Another passenger Todd Beamer was heard saying, "Are you guys ready? Let's roll," over an open line.
Sandy Bradshaw, a flight attendant, called her husband and explained that she had slipped into the galley and was filling pitchers with boiling water. Her last words to him were, "Everyone's running to first class. I've got to go. Bye."
The passengers fought the four hijackers and are suspected to have attacked the cockpit with a fire extinguisher. The plane then flipped over and sped toward the ground at upwards of 500 miles per hour, crashing in a rural field in western Pennsylvania at 10:10 a.m. All 45 people aboard were killed. Its intended target is not known, but theories include the White House, the U.S. Capitol, the Camp David presidential retreat in Maryland or one of several nuclear power plants along the eastern seaboard.
"It has made us appreciate life more," said Gamman. "New York residents were humbled for a quite a while after the attacks."
At 7 p.m. Sept. 11, 2001, President George W. Bush, who had spent the day being shuttled around the country because of security concerns, returned to the White House. At 9 p.m., he delivered a televised address from the Oval Office, declaring, "Terrorist attacks can shake the foundations of our biggest buildings, but they cannot touch the foundation of America. These acts shatter steel, but they cannot dent the steel of American resolve." In a reference to the eventual U.S. military response he declared, "We will make no distinction between the terrorists who committed these acts and those who harbor them."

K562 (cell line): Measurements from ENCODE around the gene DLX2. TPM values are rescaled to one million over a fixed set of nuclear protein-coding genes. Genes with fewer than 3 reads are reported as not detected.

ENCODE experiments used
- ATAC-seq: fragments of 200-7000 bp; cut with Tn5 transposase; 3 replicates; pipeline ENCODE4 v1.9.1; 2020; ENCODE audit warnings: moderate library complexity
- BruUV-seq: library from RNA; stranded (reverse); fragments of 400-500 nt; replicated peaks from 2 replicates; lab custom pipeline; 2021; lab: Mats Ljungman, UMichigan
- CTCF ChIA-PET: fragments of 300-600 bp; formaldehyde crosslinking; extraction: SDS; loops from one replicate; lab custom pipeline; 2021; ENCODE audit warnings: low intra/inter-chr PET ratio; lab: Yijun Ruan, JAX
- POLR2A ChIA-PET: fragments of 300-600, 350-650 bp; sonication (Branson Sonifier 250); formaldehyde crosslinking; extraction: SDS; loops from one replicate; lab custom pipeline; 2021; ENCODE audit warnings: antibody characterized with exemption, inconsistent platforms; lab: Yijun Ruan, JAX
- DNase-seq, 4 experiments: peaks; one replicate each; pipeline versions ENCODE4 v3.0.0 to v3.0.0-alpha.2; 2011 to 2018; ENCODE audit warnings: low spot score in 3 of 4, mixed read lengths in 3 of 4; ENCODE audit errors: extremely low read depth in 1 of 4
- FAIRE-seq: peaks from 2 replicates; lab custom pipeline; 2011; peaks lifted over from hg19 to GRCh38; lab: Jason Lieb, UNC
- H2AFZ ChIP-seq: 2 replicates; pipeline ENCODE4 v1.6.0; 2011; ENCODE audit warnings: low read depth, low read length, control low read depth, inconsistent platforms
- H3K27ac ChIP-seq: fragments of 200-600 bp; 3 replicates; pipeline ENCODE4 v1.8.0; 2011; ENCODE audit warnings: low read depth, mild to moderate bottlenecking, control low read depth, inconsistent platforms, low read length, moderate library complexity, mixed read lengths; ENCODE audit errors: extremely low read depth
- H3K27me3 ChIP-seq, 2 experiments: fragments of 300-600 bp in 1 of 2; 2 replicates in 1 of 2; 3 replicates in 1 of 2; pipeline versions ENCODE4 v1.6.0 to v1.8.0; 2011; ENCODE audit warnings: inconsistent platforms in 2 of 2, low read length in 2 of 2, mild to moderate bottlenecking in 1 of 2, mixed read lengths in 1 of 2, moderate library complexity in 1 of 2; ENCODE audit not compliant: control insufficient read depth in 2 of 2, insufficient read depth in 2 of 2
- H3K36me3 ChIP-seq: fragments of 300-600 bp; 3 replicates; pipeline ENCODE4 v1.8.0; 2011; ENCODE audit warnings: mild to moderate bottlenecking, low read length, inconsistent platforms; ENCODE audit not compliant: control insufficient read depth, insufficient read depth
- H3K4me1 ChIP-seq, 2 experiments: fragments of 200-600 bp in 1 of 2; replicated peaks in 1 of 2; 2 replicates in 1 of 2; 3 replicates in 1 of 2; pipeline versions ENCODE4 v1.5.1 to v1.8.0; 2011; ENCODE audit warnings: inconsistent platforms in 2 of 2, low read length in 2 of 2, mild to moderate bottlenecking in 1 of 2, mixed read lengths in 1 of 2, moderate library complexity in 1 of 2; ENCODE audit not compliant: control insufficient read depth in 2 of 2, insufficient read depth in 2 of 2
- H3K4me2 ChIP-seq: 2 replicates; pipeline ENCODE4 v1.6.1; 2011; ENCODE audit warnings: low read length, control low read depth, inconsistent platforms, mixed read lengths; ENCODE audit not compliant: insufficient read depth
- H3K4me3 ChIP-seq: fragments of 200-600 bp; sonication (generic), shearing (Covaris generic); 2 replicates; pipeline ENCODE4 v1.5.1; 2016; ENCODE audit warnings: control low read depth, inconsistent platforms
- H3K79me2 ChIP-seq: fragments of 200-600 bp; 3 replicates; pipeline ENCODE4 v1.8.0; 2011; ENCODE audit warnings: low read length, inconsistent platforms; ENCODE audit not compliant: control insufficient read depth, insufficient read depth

The attackers were Islamic terrorists from Saudi Arabia and several other Arab nations. Reportedly financed Osama bin Laden's al-Queda terrorists organization, they were allegedly acting in retaliation for America's support of Israel, its involvement in the Persian Gulf War and its continued military presence in the Middle East.
Some of the terrorists had lived in the United States for more than a year and had taken flying lessons at American commercial flight schools. Others had slipped into the country in the months before Sept. 11 and acted as the "muscle" in the operation.